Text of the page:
Guest Post: Coffee: Mankind’s Social Beverage
Social meetings around coffee go as far back as 14th century Turkey. People from all walks of life – government officials, clergy, tradesmen, and artisans – would meet in coffeehouses and discuss political issues. By the 16th century, coffeehouses could be found all over cities such as Cairo, Damascus, and Mecca.
Coffee made its way into Europe through Hungary and then Italy, with the first Italian coffeehouse appearing in Venice in 1645.
A Jewish man established a coffeehouse in Oxford in 1652. Another coffeehouse opened in London a few months later under the proprietorship of Pasqua Rosée, who was the servant of a trader of Turkish goods. By 1675 there were over 3,000 coffeehouses in England.
Rosée also opened the first coffeehouse in Paris in 1672, and it remained the only one in Paris until the Café Procope opened in 1686. This café ended up being a popular meeting place for many philosophers of the French Enlightenment such as Voltaire, Rousseau, and Diderot. One reason for this was because coffeehouses had the atmosphere of pubs without the debauchery.
The famous Viennese cafés were started by Greeks in 1685 and gained popularity among artists, scientists, and politicians. Viennese cafes remain known today for their relaxed character that allows customers to spend all day sitting in the café with the same cup of coffee and a newspaper.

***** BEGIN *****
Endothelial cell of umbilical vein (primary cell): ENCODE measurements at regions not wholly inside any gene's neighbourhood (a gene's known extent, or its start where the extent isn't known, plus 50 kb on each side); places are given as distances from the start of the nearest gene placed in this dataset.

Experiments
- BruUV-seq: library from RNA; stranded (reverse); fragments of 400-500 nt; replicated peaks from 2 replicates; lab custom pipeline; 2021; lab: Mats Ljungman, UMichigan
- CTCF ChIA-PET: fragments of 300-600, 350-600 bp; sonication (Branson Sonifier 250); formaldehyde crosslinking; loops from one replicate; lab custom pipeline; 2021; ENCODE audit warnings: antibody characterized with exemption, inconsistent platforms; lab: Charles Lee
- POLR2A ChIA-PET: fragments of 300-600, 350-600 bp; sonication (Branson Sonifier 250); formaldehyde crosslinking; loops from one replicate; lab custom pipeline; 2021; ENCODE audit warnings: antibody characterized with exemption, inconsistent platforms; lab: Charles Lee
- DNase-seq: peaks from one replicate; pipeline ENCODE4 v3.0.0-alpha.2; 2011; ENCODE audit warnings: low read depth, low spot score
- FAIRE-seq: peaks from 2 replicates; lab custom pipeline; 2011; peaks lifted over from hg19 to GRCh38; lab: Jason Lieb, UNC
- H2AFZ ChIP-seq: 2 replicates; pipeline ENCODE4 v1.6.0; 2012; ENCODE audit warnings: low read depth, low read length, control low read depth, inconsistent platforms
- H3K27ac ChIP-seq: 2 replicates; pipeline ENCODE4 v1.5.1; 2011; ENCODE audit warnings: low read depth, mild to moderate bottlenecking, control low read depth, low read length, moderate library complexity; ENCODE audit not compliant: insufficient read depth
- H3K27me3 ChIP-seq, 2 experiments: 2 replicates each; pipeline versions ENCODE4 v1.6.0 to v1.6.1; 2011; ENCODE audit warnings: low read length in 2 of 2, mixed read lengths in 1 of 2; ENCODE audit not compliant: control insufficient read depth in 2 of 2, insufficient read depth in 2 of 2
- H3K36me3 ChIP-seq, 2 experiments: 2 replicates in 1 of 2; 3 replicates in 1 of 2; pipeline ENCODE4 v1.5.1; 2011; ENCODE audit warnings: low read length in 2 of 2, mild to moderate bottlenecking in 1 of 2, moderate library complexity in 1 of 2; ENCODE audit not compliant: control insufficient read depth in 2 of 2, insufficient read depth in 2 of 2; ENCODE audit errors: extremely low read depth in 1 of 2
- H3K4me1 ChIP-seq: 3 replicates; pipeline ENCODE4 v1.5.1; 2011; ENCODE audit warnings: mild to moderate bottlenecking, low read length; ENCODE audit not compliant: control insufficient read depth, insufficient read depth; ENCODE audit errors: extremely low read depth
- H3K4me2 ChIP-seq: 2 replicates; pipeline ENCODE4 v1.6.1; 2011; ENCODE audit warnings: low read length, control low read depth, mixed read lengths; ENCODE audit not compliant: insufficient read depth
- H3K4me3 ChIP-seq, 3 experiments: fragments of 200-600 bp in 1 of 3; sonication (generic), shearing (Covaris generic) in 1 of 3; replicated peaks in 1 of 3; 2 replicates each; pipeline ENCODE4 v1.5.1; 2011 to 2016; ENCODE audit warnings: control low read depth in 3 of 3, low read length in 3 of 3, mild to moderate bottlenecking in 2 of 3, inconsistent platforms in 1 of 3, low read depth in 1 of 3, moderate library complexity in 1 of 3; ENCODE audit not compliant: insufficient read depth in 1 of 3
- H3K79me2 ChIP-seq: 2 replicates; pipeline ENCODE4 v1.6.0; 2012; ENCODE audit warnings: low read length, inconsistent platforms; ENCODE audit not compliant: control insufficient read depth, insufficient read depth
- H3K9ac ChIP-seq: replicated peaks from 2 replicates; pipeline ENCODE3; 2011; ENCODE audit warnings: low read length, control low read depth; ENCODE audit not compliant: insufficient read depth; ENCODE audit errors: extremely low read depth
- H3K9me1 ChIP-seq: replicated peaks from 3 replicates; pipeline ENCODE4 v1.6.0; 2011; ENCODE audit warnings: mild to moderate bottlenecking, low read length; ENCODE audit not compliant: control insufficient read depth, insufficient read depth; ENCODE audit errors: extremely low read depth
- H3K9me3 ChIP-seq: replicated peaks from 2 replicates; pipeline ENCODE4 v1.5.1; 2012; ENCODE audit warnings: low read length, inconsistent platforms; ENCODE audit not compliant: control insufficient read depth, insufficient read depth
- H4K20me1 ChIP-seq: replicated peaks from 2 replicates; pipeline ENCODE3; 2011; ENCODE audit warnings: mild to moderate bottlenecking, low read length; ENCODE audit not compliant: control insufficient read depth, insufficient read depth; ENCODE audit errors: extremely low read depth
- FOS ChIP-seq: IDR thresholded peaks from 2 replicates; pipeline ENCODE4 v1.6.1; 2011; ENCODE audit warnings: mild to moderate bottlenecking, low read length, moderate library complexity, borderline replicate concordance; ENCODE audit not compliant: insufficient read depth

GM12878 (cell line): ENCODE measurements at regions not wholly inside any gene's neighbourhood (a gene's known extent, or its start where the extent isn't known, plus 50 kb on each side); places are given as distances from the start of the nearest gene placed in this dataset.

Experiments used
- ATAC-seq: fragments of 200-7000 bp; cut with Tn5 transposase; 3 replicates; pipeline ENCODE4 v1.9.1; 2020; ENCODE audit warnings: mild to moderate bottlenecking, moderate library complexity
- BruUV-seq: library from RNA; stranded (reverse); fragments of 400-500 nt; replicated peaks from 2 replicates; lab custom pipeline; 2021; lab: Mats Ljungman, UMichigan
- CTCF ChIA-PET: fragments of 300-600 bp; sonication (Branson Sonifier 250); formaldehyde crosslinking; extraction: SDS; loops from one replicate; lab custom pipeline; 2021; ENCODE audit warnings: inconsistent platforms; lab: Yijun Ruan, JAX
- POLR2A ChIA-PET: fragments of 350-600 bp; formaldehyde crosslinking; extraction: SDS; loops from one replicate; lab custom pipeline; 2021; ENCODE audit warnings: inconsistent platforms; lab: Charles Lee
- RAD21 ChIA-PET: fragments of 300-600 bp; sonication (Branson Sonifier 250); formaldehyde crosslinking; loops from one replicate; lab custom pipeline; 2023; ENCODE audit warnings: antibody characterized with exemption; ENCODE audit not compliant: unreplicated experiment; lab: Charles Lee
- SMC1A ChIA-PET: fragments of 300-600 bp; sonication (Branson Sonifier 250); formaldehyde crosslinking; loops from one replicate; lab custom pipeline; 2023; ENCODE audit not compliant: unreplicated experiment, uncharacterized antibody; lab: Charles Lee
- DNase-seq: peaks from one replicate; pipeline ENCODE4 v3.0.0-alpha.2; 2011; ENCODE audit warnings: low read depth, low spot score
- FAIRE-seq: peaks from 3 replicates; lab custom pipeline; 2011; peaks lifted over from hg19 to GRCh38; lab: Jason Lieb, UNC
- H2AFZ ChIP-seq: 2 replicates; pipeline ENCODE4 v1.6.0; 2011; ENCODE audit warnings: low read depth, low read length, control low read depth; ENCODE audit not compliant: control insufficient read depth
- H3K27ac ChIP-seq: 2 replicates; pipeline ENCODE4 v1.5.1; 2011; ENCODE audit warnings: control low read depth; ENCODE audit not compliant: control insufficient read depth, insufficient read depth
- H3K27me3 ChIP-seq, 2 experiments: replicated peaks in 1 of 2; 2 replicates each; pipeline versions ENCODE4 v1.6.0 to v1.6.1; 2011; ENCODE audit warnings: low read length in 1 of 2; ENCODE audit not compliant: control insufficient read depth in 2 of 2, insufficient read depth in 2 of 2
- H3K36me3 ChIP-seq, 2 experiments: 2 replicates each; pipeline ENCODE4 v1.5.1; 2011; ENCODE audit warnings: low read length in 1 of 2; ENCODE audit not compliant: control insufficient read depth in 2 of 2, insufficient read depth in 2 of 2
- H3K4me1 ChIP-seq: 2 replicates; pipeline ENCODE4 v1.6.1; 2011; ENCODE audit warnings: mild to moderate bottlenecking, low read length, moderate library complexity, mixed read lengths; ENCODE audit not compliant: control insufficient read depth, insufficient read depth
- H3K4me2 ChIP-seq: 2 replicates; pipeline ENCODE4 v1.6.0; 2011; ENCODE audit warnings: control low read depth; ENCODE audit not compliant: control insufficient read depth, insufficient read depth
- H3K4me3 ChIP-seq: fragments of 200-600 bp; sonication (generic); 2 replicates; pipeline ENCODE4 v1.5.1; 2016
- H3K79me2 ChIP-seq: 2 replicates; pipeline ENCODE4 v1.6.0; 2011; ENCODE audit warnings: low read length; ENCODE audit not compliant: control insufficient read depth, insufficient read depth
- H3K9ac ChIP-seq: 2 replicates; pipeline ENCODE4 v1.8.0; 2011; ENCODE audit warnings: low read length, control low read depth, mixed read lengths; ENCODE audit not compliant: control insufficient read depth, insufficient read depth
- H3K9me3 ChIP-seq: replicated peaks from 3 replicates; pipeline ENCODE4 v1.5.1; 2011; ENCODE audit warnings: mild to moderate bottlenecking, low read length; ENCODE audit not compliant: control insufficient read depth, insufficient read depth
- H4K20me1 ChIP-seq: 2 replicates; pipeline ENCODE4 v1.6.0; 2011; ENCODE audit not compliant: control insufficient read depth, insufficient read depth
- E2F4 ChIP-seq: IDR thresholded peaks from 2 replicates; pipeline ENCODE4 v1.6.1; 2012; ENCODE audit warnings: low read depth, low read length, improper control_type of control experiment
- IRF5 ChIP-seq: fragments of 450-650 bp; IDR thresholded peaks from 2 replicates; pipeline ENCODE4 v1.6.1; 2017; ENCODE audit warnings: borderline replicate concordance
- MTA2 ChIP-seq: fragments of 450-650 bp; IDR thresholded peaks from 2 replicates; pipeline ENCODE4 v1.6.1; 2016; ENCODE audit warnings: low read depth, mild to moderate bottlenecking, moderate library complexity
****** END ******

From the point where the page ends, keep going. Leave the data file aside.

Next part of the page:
Although coffeehouses were touted as being universal meeting places for people of all different social statuses, women were banned from them in England and France until the end of the 19th century. Through the 19th and 20th centuries, coffeehouses continued to be popular meeting places for philosophers, writers, and artists in particular for them to discuss their ideas.
Coffee shops in the U.S. were popularized by the espresso-based Italian coffeehouses in neighborhoods in New York, Boston, and San Francisco. In the 50s and 60s, coffee shops became popular performance venues for folk musicians and Beat poetry performances. The countercultural coffeehouse scene in Seattle began in the late 60s and saw the birth of Starbucks in 1971.
Until the 1990s, coffee shops in America were only common in college towns or countercultural districts. As commercial chains like Starbucks and independent stores began to appear across the country, coffee culture began to appear in popular media such as the television show Friends.
The rich history behind coffee is one of the main reasons why we continue to “meet for coffee” today. Whether brainstorming with a work colleague, going on a casual date, or catching up with an old friend, coffee shops continue to be our locale of choice. From the laid-back, cool, egalitarian atmosphere of coffee shops to the delectable smell and taste of the drink itself, coffee is certain to be our social beverage for years to come.
This is a Guest Post on the Espresso Deco Blog by Lori Hutchison. Lori owns the site Masters in History Site and is an Art History Professor. Image credit: CoffeePartyUSAon Flickr.